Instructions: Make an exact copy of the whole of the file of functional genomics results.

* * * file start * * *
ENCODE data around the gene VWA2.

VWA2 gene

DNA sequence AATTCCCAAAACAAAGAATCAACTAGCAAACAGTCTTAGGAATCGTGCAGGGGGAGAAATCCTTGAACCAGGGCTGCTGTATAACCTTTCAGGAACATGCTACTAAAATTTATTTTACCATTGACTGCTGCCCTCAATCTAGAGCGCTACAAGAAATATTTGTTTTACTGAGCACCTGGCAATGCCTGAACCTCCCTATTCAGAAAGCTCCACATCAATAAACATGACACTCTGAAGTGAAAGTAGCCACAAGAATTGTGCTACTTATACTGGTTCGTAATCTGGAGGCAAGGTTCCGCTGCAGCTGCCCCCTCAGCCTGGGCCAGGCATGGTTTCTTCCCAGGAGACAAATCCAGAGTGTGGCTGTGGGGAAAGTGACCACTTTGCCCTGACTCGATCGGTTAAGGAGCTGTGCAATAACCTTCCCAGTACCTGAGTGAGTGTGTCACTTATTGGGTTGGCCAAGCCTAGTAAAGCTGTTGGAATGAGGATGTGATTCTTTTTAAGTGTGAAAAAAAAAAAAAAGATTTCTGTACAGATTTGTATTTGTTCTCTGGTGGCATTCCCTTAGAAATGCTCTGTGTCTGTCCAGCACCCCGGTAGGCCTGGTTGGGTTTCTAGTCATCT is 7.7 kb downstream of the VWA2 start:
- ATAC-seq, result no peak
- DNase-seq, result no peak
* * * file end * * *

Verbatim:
ENCODE data around the gene VWA2.

VWA2 gene

DNA sequence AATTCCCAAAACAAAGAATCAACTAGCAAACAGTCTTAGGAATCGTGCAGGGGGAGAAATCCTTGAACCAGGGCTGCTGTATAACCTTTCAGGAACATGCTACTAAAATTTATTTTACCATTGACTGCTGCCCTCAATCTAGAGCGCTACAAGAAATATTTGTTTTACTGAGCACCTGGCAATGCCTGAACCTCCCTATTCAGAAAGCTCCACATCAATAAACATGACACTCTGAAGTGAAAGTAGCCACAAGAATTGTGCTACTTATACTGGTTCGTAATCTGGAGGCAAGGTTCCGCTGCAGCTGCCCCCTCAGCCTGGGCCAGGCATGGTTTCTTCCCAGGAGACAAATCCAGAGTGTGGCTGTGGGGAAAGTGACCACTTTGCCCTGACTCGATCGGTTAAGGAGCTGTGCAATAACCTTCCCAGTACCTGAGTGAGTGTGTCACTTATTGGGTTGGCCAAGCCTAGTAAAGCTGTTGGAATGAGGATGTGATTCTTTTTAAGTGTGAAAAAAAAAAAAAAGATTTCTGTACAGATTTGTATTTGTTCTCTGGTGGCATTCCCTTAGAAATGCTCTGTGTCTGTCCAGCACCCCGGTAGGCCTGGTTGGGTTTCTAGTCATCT is 7.7 kb downstream of the VWA2 start:
- ATAC-seq, result no peak
- DNase-seq, result no peak